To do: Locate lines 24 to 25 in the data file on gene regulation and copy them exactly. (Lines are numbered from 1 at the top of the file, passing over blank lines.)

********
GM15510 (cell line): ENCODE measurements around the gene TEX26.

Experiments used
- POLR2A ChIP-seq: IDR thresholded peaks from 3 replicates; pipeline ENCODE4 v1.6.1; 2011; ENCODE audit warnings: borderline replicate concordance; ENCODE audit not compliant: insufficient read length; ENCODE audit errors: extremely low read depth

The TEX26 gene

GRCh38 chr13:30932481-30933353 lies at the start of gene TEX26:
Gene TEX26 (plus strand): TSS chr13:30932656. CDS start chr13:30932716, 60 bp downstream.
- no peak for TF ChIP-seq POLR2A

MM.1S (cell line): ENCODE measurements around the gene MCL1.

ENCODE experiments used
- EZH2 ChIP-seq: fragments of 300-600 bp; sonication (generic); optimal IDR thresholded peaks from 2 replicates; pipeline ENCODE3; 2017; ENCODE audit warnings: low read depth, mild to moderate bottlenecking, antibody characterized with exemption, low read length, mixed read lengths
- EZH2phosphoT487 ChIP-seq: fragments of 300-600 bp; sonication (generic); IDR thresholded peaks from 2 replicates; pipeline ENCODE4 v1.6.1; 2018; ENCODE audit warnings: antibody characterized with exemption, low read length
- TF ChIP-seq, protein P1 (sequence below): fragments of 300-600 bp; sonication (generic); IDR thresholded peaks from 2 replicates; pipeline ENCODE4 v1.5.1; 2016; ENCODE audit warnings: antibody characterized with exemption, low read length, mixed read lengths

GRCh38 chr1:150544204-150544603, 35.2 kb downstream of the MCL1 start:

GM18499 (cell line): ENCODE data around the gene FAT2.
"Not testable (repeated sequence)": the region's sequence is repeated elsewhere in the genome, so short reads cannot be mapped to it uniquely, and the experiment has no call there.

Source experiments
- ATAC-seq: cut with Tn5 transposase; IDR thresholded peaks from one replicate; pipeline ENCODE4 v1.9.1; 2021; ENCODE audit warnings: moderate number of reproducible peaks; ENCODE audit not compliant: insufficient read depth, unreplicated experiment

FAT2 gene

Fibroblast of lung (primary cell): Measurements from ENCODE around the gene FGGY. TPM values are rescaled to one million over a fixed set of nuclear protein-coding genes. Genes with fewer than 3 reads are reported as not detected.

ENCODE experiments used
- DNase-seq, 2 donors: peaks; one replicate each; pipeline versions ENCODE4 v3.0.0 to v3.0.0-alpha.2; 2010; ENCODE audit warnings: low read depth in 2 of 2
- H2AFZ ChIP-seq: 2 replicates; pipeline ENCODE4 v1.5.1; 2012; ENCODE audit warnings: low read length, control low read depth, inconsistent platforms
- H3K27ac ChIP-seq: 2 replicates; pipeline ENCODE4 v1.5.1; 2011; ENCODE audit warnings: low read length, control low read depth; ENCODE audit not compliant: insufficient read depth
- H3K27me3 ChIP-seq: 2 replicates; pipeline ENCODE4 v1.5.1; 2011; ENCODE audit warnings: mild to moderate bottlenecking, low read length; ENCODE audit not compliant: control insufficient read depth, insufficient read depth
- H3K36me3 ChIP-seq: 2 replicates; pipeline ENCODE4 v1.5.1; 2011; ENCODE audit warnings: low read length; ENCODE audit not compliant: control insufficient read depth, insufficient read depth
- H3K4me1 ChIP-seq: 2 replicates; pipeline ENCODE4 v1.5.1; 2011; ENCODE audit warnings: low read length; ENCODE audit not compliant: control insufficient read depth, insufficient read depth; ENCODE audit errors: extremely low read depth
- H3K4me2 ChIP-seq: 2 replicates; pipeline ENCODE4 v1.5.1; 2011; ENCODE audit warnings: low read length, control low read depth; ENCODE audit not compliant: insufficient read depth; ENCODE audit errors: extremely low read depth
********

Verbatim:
- H3K27me3 ChIP-seq: 2 replicates; pipeline ENCODE4 v1.5.1; 2011; ENCODE audit warnings: mild to moderate bottlenecking, low read length; ENCODE audit not compliant: control insufficient read depth, insufficient read depth
- H3K36me3 ChIP-seq: 2 replicates; pipeline ENCODE4 v1.5.1; 2011; ENCODE audit warnings: low read length; ENCODE audit not compliant: control insufficient read depth, insufficient read depth